Safety tips for riding off-highway vehicles


With thousands of miles of trails throughout Minnesota available for riding, off-highway vehicles continue to grow in popularity as a way for people of all ages to experience the outdoors. For some folks, an OHV is a convenient means for getting from Point A to Point B. The journey itself is the goal for other riders, who simply enjoy riding through the fields and woods.

Whatever the reason for riding, there are a variety of steps OHV riders can take to reduce the potential for accidents or injuries and ensure a safe and successful ride.

The golden rules of OHV safety

Female Conservation Officer looking at a map with a person riding a motorcycle

  • Ride only on designated trails and at a safe speed.
  • Ride on the right.
  • Wear goggles, long sleeves, long pants, over-the-ankle boots, gloves and DOT-compliant helmets.
  • Avoid riding on paved roads except to cross when done safely and permitted by law.
  • Ride sober.
  • Carry no more than one passenger on an OHV specifically designed for two people, and never carry a passenger on a single-rider OHV.
  • Ride an OHV that’s right for your size.
  • Actively supervise younger riders. OHVs are not toys.
  • If an OHV comes factory-installed with seatbelts, wear them.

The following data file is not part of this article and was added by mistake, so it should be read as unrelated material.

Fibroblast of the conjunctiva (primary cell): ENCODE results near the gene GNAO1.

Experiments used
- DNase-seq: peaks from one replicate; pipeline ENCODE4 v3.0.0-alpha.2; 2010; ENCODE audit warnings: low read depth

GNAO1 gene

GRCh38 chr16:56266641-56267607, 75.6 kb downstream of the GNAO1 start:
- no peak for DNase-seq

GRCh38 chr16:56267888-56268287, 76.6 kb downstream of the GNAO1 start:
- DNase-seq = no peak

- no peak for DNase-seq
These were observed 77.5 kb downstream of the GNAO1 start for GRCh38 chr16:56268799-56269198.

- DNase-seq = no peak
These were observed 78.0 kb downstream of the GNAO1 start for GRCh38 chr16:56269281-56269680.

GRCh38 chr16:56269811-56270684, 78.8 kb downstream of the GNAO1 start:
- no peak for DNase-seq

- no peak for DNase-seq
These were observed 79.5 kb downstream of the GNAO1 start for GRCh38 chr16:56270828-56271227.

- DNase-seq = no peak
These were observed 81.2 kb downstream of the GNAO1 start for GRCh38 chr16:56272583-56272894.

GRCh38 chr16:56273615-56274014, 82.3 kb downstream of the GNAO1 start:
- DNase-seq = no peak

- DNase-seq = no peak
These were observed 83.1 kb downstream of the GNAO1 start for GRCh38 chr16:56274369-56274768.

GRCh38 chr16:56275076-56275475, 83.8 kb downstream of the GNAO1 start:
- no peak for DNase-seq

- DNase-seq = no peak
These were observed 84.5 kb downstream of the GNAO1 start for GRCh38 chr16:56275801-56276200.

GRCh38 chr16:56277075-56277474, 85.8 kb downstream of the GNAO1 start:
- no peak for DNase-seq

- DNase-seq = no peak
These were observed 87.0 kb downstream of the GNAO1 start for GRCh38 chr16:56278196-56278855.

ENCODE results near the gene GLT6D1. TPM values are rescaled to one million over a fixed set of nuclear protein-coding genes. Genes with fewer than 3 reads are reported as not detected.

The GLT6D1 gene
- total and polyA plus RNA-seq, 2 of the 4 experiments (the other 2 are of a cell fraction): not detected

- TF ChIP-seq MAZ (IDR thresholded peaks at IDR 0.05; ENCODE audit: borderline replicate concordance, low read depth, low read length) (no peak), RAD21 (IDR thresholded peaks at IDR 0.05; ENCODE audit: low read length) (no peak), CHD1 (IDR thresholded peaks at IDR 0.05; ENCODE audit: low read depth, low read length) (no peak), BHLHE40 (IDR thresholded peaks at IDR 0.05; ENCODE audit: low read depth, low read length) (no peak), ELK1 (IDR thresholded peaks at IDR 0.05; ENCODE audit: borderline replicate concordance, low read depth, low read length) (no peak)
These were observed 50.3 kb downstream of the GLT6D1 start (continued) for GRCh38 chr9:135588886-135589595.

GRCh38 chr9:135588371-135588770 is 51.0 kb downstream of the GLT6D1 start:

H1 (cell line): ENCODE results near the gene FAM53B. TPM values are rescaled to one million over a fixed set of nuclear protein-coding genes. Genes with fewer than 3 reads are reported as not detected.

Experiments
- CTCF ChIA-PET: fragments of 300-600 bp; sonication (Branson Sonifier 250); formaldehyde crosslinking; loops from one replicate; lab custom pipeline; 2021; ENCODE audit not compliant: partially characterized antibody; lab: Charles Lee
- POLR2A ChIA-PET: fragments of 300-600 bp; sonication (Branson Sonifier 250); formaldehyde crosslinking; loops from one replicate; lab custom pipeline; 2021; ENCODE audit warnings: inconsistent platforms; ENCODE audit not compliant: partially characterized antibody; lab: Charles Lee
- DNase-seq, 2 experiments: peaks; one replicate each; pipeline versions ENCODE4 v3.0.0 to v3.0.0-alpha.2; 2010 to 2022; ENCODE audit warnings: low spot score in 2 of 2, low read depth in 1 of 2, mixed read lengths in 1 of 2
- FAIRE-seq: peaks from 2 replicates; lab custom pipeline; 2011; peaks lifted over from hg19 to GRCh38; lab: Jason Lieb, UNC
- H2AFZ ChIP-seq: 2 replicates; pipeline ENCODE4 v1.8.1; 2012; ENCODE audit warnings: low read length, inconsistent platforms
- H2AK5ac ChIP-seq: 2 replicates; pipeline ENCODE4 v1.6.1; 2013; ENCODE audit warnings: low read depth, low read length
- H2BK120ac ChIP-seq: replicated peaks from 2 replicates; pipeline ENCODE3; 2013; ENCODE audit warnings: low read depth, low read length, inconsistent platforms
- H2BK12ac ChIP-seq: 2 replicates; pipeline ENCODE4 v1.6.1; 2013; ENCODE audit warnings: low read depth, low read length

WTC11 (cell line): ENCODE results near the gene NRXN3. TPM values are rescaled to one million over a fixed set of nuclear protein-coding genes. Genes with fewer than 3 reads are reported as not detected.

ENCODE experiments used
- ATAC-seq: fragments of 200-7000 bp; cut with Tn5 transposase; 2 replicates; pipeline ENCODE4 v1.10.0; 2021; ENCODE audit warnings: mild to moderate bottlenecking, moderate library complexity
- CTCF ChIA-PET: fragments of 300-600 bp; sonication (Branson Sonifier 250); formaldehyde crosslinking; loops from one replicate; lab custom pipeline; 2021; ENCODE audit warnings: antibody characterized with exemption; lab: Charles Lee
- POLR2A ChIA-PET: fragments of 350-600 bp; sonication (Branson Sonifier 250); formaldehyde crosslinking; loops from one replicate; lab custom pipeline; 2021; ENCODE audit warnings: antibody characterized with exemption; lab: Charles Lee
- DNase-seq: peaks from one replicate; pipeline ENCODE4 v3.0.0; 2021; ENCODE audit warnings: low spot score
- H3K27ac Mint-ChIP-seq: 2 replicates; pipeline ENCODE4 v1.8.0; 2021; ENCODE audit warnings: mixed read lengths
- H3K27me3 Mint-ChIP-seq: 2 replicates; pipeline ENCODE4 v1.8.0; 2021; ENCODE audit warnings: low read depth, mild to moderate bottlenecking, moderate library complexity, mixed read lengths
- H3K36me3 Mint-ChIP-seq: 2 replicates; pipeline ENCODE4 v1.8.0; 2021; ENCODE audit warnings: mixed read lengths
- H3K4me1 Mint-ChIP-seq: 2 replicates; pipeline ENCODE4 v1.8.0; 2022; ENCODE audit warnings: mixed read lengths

• Take a hands-on and online safety course.

Keys for youth ATV safety

Active supervision – set the ground rules

If a child can control a bike without any problems, it may be a good time to try an OHV.

Youth under age 16 must have permission from their parent or guardian to operate an OHV. Even when permission is granted, active supervision is a must. Youth riders may be able to start and stop an OHV, but lack the experience to respond to something unexpected. Setting ground rules reinforces the serious nature and responsibility that comes with operating an OHV. Allow youth to ride only after they demonstrate they can follow directions and wear their protective gear.

OHV fit – one size does not fit all

OHVs intended for use by adults (16 years and older) are larger, heavier and have greater speed and performance capabilities than youth models. Children under 16 and capable of driving OHVs should ride a smaller model, with speeds limited accordingly.

Youths age 16 and under must fit the OHV they operate.

  • They should be able to reach the foot pegs while sitting upright on the machine, and be able to reach and control the handlebars. This means they must be able to grip the handlebars and have the ability to move them to the left and right, in addition to operating the throttle and brake lever with one hand.
  • Youth riders also must be able to shift their weight from side to side and from front to back while maintain their balance.

Helmet use and safety gear

Protective gear is a must while operating OHVs. Whatever size machine they’re riding, all operators and passengers under the age of 18 must wear DOT-certified helmets. One of the most common violations conservation officers see is people under 18 not wearing helmets, particularly on the larger, Class 2 vehicles.

  • Full face shield helmets that fit snugly and securely offer most protection.
  • Eye protection is recommended, especially in a wooded areas. 
  • Over-the-ankle shoes with sturdy, non-slip heels and soles should be worn.
  • Long-sleeved shirts or jackets, long pants and gloves all afford protection.  
  • We recommend everyone riding an OHV wear a helmet.

Training and trail safety


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